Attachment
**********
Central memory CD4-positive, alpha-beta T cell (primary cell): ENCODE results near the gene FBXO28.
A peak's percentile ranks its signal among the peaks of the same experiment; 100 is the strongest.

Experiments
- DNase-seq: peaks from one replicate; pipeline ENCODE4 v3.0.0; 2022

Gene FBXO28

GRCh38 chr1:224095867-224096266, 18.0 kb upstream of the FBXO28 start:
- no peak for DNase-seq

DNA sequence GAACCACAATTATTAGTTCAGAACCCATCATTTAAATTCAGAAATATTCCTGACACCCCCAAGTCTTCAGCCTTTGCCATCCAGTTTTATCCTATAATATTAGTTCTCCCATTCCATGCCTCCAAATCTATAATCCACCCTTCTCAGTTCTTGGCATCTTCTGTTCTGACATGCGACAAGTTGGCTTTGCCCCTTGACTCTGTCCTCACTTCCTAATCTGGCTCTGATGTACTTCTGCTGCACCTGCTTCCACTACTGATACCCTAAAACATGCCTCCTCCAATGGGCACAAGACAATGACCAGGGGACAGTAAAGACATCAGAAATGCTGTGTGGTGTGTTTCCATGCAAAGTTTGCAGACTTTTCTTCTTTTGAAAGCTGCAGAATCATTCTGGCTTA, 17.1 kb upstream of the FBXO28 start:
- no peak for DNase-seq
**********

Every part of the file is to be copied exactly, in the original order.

Central memory CD4-positive, alpha-beta T cell (primary cell): ENCODE results near the gene FBXO28.
A peak's percentile ranks its signal among the peaks of the same experiment; 100 is the strongest.

Experiments
- DNase-seq: peaks from one replicate; pipeline ENCODE4 v3.0.0; 2022

Gene FBXO28

GRCh38 chr1:224095867-224096266, 18.0 kb upstream of the FBXO28 start:
- no peak for DNase-seq

DNA sequence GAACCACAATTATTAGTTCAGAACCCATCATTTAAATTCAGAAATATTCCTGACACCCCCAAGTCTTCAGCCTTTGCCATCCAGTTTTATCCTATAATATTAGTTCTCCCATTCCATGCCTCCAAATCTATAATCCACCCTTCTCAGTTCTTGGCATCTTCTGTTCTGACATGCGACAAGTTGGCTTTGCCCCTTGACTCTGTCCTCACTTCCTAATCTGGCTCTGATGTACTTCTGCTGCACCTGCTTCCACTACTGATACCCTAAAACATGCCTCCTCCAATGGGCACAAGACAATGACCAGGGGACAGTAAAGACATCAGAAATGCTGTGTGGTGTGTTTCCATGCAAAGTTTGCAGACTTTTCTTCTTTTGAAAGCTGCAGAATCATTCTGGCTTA, 17.1 kb upstream of the FBXO28 start:
- no peak for DNase-seq